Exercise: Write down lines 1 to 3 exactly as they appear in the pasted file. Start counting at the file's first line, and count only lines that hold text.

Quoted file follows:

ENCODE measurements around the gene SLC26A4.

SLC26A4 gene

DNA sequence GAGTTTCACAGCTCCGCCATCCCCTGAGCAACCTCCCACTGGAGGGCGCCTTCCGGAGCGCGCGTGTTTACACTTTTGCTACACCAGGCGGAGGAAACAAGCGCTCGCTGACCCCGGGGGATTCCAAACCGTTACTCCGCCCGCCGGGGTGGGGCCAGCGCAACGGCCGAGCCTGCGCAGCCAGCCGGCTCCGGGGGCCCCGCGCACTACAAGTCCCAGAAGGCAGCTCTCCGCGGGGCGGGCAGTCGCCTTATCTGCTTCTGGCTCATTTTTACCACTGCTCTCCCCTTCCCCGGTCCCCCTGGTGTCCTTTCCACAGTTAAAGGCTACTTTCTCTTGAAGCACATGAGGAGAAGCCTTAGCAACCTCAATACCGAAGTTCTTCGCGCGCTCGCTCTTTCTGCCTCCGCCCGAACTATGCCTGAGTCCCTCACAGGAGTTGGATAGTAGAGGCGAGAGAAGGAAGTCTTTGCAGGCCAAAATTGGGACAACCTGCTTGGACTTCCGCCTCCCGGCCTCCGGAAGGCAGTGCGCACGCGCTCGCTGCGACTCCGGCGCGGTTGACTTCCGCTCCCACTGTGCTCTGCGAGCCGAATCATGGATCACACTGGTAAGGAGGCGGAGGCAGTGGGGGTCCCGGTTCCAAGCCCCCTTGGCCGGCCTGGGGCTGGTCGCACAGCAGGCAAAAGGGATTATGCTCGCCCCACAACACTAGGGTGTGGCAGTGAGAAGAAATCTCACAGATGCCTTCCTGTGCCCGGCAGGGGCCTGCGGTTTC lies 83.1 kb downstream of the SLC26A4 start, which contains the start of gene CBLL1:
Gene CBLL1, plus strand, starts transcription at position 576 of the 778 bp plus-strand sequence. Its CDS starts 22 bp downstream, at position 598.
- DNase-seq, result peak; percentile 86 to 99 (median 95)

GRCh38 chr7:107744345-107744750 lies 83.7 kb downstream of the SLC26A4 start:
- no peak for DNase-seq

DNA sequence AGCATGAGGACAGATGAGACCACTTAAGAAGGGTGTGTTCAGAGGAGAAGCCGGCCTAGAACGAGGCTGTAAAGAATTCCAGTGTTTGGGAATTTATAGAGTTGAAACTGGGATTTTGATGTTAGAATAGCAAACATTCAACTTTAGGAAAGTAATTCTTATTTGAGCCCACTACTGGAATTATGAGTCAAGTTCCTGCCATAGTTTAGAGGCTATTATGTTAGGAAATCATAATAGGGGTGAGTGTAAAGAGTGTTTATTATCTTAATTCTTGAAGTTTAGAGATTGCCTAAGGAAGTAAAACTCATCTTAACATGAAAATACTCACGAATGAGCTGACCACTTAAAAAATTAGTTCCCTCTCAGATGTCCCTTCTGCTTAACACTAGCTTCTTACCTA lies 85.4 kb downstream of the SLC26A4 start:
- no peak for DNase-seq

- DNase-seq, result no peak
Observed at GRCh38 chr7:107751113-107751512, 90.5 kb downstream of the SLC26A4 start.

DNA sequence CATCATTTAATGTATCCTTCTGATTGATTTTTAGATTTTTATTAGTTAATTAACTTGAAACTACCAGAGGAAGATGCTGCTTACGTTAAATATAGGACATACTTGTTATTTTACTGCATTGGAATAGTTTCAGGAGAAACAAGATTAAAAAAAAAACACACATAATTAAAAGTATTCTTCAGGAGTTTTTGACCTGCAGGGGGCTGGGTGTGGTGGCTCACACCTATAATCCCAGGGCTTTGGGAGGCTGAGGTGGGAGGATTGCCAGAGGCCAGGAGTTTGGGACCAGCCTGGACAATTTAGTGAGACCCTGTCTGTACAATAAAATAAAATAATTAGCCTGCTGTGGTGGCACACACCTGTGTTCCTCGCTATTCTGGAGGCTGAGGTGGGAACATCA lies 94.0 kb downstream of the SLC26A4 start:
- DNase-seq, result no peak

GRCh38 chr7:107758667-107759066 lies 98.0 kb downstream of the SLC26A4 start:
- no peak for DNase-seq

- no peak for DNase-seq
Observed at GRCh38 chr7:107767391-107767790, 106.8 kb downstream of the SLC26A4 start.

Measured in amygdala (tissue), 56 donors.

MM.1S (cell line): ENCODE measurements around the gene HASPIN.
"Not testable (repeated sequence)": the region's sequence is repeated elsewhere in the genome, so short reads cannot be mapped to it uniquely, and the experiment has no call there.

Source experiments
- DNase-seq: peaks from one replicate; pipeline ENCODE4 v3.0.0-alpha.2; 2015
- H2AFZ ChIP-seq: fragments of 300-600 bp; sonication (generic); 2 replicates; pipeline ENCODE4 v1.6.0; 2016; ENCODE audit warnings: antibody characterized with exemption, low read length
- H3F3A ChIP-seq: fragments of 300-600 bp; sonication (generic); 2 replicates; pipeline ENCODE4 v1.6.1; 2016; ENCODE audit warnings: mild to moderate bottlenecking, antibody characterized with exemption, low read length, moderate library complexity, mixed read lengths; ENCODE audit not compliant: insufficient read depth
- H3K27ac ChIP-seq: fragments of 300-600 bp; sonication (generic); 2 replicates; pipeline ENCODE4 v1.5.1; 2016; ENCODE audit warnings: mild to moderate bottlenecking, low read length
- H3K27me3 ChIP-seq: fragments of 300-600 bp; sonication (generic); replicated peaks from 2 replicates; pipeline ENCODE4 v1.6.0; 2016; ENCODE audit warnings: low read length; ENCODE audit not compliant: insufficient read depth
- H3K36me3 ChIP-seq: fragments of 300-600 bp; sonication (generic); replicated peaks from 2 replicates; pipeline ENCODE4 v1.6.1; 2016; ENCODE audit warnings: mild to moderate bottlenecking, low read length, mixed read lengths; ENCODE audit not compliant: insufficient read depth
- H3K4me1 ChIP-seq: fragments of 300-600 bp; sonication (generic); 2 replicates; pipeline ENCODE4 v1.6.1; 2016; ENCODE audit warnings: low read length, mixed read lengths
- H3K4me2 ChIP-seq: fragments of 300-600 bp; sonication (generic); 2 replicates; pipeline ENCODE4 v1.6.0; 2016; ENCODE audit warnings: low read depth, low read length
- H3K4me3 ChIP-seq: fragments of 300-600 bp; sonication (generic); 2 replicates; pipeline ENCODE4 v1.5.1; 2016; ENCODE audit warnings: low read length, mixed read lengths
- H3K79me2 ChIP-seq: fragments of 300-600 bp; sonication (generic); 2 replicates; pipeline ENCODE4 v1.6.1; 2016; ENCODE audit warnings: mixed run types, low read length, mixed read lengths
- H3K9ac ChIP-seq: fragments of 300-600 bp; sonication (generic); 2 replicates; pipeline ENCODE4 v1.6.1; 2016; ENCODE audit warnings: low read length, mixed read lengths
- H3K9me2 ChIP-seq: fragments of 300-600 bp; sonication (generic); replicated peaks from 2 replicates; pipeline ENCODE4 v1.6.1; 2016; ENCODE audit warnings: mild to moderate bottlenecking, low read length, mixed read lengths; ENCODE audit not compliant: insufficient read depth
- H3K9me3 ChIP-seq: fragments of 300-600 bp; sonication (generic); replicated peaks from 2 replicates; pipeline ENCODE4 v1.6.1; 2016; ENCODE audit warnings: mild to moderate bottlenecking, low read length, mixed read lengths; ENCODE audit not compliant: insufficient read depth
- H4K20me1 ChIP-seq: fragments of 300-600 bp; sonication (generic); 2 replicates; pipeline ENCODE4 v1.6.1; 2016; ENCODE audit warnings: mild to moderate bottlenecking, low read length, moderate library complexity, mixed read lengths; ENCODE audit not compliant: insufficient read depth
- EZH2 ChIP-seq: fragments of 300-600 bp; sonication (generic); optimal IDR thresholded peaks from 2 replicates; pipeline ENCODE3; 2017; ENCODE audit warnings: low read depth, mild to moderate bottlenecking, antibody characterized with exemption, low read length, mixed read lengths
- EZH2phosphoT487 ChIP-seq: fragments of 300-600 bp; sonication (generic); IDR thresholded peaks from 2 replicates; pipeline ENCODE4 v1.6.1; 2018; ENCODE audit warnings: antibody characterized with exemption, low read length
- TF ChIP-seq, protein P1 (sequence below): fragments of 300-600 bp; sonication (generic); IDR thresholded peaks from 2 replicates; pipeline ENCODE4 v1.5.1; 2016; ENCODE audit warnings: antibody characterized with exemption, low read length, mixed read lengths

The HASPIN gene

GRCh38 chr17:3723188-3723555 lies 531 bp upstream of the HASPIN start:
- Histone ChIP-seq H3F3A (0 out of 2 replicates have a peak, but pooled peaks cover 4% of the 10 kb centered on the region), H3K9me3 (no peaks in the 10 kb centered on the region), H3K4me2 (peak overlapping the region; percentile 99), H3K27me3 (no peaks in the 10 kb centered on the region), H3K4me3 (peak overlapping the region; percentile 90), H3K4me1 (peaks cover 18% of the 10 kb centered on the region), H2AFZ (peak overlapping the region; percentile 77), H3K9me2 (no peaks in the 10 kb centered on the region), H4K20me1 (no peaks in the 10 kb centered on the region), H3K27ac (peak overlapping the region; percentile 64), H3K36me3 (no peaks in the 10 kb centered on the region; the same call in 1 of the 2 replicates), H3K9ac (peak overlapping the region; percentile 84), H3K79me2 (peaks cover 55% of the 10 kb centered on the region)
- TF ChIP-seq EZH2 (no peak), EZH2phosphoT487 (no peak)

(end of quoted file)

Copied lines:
ENCODE measurements around the gene SLC26A4.

SLC26A4 gene

DNA sequence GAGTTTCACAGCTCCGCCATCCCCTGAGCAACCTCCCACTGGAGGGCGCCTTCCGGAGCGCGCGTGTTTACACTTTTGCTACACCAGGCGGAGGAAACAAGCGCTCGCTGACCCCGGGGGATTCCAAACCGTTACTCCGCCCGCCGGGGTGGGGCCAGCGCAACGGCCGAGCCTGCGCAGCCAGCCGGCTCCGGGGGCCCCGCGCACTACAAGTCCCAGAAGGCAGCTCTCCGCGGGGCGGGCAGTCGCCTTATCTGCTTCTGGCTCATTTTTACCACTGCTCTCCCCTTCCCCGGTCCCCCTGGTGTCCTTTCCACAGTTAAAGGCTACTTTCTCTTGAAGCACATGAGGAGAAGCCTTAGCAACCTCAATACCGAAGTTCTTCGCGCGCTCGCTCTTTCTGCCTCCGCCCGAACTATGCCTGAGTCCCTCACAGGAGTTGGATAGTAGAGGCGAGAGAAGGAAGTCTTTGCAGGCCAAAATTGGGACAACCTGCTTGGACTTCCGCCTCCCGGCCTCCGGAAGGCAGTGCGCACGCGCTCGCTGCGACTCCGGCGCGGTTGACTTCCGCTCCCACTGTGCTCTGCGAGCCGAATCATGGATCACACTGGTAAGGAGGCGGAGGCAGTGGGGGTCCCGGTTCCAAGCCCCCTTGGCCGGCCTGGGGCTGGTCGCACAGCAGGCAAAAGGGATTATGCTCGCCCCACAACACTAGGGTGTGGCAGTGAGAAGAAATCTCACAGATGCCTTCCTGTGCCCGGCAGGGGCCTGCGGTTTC lies 83.1 kb downstream of the SLC26A4 start, which contains the start of gene CBLL1: